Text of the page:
Vegans do not eat animal products, not only meat but also eggs, dairy products and other animal-derived substances such as honey. All Clearspring foods are Vegan.
There are many reasons for going Vegan, from animal compassion, to concern for the environment, to good health. A common misconception however is that going Vegan is about sacrifice — the cutting out of things that you used to eat. In reality it opens up a new way of thinking about how you interact with the world. You immediately discover a whole new abundance of foods, shops and recipes to try.
Anyone can follow a vegan diet as long as they make sure that they include all the food groups: plant proteins, good fats, whole grains and plenty of fresh fruit & vegetables In fact research has indicated a vegan diet tends to be higher in dietary fibre, magnesium, folic acid, vitamin C, vitamin E and iron and lower in calories, saturated fat, cholesterol and long-chain omega-3 fatty acids. However researchers have also suggested that vegans should eat B12-fortified foods (such as silken tofu and fortified breakfast cereals) or take vitamin supplements.
There are two approaches to going vegan. You can either simply replace your current meat or dairy products with vegan alternatives such as tofu, soya or nut milks. For example if you have yoghurt and granola for breakfast simply substitute the yoghurt for a soya yoghurt or if you drink tea with milk you could replace the milk with a rice milk. Alternatively you could decide to completely change your diet by simply changing what you have for breakfast or decide to drink a completely different type of tea such as a green tea or ginger tea which does not require the addition of any kind of milk.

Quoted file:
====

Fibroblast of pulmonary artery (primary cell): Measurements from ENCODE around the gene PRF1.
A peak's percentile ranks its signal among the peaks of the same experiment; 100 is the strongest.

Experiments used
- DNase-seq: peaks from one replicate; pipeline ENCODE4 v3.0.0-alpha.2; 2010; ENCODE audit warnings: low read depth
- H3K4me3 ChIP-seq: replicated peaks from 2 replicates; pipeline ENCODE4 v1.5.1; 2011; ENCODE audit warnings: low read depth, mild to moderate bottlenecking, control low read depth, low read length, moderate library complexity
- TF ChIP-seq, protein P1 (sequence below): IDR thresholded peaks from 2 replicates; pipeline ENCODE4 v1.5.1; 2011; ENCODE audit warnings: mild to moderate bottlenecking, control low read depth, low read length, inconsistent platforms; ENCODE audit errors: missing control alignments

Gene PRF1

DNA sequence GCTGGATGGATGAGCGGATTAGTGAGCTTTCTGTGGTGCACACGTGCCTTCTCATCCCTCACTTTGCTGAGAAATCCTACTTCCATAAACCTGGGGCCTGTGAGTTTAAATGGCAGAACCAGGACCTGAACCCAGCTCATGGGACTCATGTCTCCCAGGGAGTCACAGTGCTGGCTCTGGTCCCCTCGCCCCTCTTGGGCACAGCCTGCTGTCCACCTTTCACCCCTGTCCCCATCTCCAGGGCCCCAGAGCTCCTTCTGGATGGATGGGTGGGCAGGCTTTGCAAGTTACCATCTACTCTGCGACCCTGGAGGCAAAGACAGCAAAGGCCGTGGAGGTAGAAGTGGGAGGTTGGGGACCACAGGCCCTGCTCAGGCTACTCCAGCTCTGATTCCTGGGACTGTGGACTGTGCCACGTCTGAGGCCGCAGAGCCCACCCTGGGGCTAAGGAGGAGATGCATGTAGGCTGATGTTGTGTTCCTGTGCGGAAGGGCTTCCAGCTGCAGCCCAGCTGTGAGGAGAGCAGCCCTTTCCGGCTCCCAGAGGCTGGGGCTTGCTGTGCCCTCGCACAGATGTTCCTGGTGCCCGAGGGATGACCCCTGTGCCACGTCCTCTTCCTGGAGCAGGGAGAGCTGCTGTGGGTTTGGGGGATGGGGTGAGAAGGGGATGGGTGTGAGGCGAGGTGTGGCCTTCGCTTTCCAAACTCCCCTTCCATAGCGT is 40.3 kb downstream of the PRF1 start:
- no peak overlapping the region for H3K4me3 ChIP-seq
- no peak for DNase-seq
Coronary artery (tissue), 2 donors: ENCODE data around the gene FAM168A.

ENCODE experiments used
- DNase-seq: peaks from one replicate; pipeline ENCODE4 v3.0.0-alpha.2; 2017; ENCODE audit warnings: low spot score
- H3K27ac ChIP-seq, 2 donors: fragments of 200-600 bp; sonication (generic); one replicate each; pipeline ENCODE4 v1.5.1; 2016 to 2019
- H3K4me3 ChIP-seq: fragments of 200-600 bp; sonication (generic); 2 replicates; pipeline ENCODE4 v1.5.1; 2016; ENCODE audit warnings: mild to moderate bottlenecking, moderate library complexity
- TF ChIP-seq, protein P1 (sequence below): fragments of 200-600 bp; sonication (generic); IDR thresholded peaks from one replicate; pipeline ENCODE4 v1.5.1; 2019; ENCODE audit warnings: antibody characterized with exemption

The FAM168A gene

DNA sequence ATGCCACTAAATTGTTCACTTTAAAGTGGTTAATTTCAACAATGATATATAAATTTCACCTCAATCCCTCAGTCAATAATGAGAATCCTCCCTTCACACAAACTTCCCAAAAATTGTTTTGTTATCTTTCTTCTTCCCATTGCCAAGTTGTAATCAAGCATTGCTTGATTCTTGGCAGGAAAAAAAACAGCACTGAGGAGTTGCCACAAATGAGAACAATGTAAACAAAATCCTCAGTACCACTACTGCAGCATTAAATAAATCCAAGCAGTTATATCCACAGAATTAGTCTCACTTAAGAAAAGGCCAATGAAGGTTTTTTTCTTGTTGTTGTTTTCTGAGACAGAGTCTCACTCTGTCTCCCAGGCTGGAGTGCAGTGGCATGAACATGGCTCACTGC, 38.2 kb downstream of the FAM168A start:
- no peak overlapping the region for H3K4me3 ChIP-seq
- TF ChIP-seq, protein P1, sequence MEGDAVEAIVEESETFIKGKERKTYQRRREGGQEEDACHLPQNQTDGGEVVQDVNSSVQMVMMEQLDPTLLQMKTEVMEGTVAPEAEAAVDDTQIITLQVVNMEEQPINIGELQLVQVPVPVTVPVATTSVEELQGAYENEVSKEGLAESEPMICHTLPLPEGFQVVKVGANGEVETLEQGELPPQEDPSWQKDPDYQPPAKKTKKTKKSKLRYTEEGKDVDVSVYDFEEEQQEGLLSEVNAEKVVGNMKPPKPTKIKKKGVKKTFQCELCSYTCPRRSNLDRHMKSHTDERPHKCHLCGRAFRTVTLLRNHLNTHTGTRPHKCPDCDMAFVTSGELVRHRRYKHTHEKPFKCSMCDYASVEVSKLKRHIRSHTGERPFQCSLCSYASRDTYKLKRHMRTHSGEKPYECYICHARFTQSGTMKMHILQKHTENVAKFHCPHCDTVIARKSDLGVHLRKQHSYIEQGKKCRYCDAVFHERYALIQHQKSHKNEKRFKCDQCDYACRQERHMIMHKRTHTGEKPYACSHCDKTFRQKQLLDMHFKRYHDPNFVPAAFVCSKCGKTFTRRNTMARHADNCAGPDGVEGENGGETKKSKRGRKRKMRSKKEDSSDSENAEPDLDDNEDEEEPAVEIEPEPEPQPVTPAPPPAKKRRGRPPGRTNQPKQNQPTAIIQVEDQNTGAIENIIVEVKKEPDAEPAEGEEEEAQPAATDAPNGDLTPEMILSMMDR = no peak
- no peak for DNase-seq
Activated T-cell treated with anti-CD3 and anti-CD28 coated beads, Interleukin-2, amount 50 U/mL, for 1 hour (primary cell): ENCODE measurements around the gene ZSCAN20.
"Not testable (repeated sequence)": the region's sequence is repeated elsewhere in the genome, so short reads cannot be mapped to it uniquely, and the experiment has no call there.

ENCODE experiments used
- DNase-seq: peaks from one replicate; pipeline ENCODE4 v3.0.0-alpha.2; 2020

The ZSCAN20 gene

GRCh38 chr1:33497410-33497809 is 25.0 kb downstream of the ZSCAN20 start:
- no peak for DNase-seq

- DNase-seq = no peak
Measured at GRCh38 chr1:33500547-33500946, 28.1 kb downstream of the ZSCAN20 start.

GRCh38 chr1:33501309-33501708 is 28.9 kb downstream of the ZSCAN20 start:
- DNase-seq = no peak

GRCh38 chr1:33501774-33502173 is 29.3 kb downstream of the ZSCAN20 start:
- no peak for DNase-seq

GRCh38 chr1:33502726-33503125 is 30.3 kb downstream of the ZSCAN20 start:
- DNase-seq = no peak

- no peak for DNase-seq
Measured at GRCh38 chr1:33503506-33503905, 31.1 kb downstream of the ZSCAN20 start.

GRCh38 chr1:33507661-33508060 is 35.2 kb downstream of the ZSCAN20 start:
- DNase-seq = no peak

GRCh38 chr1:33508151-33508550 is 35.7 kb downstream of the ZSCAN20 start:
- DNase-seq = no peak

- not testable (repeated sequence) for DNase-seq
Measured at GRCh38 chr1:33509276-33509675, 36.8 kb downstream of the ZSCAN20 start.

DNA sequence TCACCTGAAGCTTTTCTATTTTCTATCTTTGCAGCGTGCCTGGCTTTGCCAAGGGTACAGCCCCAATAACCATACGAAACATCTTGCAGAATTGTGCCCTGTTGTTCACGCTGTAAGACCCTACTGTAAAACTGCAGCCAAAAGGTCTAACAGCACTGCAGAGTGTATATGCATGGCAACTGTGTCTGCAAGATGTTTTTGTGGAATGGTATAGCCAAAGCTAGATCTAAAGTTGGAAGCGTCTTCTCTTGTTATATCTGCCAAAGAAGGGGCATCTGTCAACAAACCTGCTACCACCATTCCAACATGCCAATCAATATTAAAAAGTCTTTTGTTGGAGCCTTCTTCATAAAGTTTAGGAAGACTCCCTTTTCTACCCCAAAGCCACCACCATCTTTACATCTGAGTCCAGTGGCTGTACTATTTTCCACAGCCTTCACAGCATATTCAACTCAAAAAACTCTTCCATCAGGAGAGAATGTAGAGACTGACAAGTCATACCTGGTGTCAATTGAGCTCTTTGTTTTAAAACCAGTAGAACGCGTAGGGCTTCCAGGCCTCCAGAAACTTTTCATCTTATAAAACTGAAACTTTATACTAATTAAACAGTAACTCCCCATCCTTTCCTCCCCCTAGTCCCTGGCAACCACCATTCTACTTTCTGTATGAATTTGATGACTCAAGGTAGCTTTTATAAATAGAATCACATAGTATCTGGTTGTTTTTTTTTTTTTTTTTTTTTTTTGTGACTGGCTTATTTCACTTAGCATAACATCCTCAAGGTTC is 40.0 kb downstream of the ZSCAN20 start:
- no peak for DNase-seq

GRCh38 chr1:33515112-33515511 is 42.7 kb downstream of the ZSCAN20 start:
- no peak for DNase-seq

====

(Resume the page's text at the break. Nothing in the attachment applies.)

There are no right or wrong ways you simply need to try out different approaches and find the one that suits you best.
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There is no official definition of ancient grains but it is widely accepted to mean grains which have remained unchanged for several hundreds of years. As opposed to more widespread cereals such as corn, rice and modern varieties of wheat, which are the product of thousands of years of selective breeding.
I keep telling people that this spring has been is an exciting time for organic, but then organic is always exciting from my perspective. 2016 however has seen the alignment of some critical factors – some new, some- not so new – which create conditions ripe for further growth in organic.